18TH AVENUE REALTY CORP., Plaintiff-Appellant-Respondent, v. AETNA CASUALTY AND SURETY COMPANY, Defendant-Respondent-Appellant, Jardine Emett & Chandler Capital District Inc., et al., Defendants.
Order, Supreme Court, New York County (Beatrice Shainswit, J.), entered March 25, 1996, which, in an action brought by a property owner (the “insured”) against an insurer involving the existence of insurance for property damages sustained on premises occupied by a commercial tenant, inter alia, denied the insured's motion for summary judgment declaring that the insurer was required to defend the insured in the property damage action brought by the tenant and denied the insurer's cross motion for summary judgment dismissing the complaint, unanimously modified, on the law, to grant the insurer's cross motion by declaring in its favor that the subject policy had been validly cancelled prior to the loss and that the insurer has no duty to defendant, and otherwise affirmed, without costs.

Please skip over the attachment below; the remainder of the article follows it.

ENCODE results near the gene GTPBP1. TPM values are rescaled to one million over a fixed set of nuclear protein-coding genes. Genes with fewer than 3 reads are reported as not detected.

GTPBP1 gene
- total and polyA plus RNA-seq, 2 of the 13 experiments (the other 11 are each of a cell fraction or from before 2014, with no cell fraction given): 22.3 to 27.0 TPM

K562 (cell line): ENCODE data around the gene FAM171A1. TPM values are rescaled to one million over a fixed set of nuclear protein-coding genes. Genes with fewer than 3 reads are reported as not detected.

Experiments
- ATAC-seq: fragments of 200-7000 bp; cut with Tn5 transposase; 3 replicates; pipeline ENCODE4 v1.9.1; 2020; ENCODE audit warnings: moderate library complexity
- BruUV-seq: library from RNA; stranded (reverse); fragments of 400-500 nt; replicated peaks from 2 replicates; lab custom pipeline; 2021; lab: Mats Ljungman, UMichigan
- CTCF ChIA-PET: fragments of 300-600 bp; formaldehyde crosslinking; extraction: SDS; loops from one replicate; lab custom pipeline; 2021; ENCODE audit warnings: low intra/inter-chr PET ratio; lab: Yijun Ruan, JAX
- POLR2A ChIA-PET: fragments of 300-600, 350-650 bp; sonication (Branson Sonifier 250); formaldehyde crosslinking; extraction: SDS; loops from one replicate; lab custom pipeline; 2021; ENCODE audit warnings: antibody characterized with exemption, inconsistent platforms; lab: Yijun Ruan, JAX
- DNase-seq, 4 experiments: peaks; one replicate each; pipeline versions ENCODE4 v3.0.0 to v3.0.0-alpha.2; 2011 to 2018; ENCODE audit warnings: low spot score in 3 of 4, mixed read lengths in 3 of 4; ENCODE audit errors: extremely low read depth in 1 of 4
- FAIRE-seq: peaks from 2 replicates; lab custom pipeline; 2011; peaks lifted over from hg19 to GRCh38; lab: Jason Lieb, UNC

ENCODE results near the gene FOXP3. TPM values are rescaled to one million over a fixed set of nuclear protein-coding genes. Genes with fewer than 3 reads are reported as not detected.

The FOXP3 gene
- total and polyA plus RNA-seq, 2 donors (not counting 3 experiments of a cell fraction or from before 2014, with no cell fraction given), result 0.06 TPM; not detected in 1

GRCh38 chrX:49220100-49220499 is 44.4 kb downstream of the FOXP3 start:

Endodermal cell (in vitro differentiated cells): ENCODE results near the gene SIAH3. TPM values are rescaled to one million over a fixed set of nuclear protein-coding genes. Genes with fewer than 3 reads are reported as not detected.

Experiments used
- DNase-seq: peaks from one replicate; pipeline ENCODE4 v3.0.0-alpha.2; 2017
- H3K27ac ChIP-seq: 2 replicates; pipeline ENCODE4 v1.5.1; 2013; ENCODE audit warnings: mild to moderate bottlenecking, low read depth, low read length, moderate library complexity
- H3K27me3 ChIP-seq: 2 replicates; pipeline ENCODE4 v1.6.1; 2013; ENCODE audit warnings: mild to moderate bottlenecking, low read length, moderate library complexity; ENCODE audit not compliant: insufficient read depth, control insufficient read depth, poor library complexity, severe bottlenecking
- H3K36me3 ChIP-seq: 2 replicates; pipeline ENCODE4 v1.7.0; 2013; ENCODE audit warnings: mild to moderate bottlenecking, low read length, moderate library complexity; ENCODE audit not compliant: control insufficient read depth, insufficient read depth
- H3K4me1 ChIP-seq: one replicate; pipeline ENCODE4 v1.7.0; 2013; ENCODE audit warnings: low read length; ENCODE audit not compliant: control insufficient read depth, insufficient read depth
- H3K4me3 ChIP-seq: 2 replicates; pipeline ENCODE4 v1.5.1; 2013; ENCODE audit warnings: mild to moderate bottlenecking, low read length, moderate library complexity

We disagree with the motion court that no one on behalf of the insurer with first-hand knowledge of having mailed the notice of cancellation to the insured came forward on the motion. The insurer satisfied its burden of proving a proper mailing through the affidavit of its small business underwriter, who stated that on January 10, 1989, based upon the insurer's failure to receive the original premium finance agreement from the finance company or any premiums, she personally sent, by certified mail, a copy of a notice of cancellation to the insured and to the premium finance company at their addresses as they appeared on the declaration page of the policy, which affidavit had attached a notice dated January 10, 1989 cancelling the policy as of 12:01 a.m. on January 28, 1989 and a certified mailing list date stamped January 10, 1989 (see, Pressman v. Warwick Ins. Co., 213 A.D.2d 386, 387, 623 N.Y.S.2d 306; Hantman v. Helsmoortel-Thornton Agency, 224 A.D.2d 752, 636 N.Y.S.2d 934, lv. denied 88 N.Y.2d 804, 645 N.Y.S.2d 446, 668 N.E.2d 417; Pardo v. Central Coop. Ins. Co., 223 A.D.2d 832, 832-833, 636 N.Y.S.2d 184). The insured's opposition that it never received the notice was insufficient to rebut the presumption of receipt raised by the insurer's proof of mailing (Pardo v. Central Coop. Ins. Co., id., at 833, 636 N.Y.S.2d 184). There is no merit to the insured's argument that defendant broker's possession of sufficient funds, in the form of returned unearned premiums from a prior insurer, to pay the premium should be imputed to the insurer under Insurance Law § 2121(a). The broker had the returned premiums in question well before issuance of the subject policy and nothing in the documentary evidence submitted by the insured demonstrates that these premiums were payments in return for, or referable to, such policy. While this may have been the understanding between the broker, the insured and the insured's funding company, their private understanding cannot bind the insurer, who even after issuing the policy was a stranger to such prior transactions between the insured and its fiduciaries with respect to funds they held on its behalf (see, Matter of Diesel Motors Co. [Kaye], 74 Misc.2d 302, 305, 345 N.Y.S.2d 870; Central Sur. & Ins. Corp. v. Marro, 189 Misc. 823, 71 N.Y.S.2d 815). Under the circumstances, the statement by the insurer's underwriter, from personal knowledge, that neither the premium finance agreement nor any premium was received was sufficient to prove a valid cancellation. Nor is there merit to the insured's argument that the policy, which was cancelled on January 28, 1989, was revived by the insurer's mistaken June 15, 1989 payment of the insured's own claim for the subject March 31, 1989 loss (cf., Pressman v. Warwick Ins. Co., supra, at 387, 623 N.Y.S.2d 306), and no question of fact as to the validity of the prior cancellation is raised by the January 1, 1989 notice of nonrenewal indicating an expiration date of April 5, 1989, in view of the notations and directions received by the insurer from the insured's brokers. We have considered the insured's other contentions and find them to be without merit.